Tag Archives: divorce

Divorce Court vs. Criminal Court

Sometimes divorcing parties act like criminals, but Divorce Court is NOT Criminal Court (typically).

Divorce court, a.k.a. Chancery Court, is a civil court. The Court’s function is to legally divorce parties that are entitled to be divorced and divide property. The Court has the authority to deal with and punish conduct that is violative of its Orders or disruptive conduct that occurs directly in its presence. Other than those instances it is not a punitive Court. You typically are not punished for marital fault…

Criminal court, which can be Circuit, County, Municipal, or Justice, among others, can punish. These Courts have prosecutors whose job is to prove the accused committed a crime/violated a law. The Judge or a jury determines if the matter was proven and a punishment, including; incarceration, fines, and other remedies.

However, sometimes these can relate or overlap. Conduct that could serve as grounds for divorce, such as domestic violence, is also a crime. The Court’s are independent of one another and you can be punished in Criminal Court and divorced in Chancery Court over the same facts.

Interestingly, your right to plead the fifth, invoking the Fifth Amendment to the Constitution can be done in both Courts. While it cannot be used against you in Criminal Court, it can be used to make an adverse inference in Chancery Court. So, if you are accused of adultery/habitual fornication in Criminal Court, which IS a crime in Mississippi, you may invoke the fifth and the prosecutor must prove a violation of the law by beyond a reasonable doubt, however in Divorce Court, while you may invoke the fifth, the Court can treat that as an adverse inference/admission and could find such to be enough to rise to clear and convincing evidence of adultery. Confused yet?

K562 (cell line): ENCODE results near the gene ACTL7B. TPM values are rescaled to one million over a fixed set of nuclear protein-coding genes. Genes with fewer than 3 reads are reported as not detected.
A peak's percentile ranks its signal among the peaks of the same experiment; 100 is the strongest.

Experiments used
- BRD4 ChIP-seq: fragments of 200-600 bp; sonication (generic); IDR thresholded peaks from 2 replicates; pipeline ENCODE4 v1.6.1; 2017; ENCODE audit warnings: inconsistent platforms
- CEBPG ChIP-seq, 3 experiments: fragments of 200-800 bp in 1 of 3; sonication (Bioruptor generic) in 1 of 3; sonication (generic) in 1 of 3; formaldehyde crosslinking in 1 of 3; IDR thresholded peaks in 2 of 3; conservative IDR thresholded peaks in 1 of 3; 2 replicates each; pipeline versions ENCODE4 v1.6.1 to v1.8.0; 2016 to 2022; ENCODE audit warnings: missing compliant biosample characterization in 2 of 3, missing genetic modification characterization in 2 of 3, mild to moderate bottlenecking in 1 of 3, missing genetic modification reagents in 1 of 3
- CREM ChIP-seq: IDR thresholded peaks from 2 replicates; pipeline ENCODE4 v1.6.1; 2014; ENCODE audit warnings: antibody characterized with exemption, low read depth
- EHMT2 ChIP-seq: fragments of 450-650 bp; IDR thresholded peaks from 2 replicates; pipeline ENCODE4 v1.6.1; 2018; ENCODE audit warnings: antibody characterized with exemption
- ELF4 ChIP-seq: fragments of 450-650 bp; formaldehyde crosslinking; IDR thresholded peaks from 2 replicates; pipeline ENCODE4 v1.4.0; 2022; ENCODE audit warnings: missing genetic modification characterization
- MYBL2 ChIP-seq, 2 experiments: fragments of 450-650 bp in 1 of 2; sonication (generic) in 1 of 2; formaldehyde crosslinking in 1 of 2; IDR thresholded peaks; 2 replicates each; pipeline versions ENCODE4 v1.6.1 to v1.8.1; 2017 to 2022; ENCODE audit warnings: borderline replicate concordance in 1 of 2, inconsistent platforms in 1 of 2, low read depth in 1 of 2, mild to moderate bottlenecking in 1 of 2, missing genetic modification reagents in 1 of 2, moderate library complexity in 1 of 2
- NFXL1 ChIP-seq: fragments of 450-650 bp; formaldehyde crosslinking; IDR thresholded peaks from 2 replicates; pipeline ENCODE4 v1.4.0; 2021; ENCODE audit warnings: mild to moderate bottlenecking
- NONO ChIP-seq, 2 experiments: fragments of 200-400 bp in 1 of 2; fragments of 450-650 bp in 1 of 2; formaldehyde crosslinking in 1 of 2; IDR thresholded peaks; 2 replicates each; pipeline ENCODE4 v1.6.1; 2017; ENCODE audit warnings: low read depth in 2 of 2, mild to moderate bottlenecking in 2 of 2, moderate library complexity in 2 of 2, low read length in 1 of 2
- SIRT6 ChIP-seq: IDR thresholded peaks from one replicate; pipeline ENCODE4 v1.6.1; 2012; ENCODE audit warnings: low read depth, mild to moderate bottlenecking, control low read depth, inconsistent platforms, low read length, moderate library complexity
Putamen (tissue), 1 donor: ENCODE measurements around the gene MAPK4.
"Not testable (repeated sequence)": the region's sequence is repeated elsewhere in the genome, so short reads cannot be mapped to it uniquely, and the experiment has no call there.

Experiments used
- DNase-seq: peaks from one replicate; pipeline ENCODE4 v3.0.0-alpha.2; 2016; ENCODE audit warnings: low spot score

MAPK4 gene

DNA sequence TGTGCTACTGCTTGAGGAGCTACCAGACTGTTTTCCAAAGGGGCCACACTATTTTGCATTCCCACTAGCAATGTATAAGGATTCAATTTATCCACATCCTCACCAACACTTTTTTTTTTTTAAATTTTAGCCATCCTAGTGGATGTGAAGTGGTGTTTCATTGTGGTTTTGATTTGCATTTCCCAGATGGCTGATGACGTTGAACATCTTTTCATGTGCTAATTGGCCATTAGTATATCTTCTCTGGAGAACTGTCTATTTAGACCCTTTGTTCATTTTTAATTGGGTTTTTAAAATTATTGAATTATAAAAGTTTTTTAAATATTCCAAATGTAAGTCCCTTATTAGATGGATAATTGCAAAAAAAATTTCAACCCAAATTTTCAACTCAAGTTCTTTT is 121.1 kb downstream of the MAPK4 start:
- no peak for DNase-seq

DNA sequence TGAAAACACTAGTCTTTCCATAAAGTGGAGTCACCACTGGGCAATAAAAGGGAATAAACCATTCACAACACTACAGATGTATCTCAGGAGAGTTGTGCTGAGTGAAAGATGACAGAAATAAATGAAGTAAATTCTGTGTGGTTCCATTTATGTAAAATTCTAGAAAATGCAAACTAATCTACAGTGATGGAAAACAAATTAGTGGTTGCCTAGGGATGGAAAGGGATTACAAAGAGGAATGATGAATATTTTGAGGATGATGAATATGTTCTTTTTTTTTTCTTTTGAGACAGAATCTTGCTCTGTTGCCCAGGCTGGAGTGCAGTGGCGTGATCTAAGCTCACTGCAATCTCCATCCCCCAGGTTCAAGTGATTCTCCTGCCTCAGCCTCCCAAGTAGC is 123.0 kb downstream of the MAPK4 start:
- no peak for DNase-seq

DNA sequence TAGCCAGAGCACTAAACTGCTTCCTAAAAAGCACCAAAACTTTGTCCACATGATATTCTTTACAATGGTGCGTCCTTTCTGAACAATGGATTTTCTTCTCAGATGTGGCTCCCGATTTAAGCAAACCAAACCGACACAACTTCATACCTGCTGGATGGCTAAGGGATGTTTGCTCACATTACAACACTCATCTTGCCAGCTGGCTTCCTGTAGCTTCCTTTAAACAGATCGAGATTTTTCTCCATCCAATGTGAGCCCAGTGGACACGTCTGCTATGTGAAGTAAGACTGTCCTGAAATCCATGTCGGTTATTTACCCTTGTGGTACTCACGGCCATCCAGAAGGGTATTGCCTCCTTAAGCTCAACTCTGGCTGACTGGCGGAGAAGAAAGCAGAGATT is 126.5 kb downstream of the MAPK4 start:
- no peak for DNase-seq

Divorce Court and Criminal Court are different animals, with different standards and different outcomes. However, all are serious and your rights may be infringed if the Court determines they should be.

Matthew Thompson is a Divorce Court lawyer and encourages those charged with a crime to confer with an experienced Criminal Defense attorney.

Happy Valentine’s Day, Soulmate!

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Here’s an interesting article on What Divorce Lawyers think about Soulmates.  One contributor to the article includes my friend and colleague from Atlanta, Randy Kessler.

And here are 5 signs that that special someone is NOT your soulmate.

Matthew Thompson is a divorce attorney wishing you a very special and happy Valentine’s Day!

Mississippi; Still #1 in the most difficult state to get a divorce…

This is not a pro divorce post. This is a common sense divorce post.

48 States* have divorce laws that allow for a divorce if one party seeks a divorce. Mississippi does not allow this. Mississippi requires either an agreement to all terms or you must have fault grounds.

A recent Bill attempted to add as a fault ground, actual separation for a period of 3 years:

Thirteenth.* Willful and continued separation without cohabitation, with the intent not to return or resume or otherwise continue the marital relationship, for not less than three (3) years. Either party may have a divorce based on this cause.

This Bill, authored by Sally Doty, never made it out of committee and died.

Why should you care? Because Mississippi law, as it exists right now, promotes divorce blackmail.

You can be anti-divorce and still acknowledge that some people need to be divorced, even absent adultery and abuse.

*South Dakota is the other state that does not recognize true no-fault divorce.

*There are currently 12 fault grounds for divorce in Mississippi.

Matthew Thompson is a Family Law attorney and is in favor of amending the divorce statutes.

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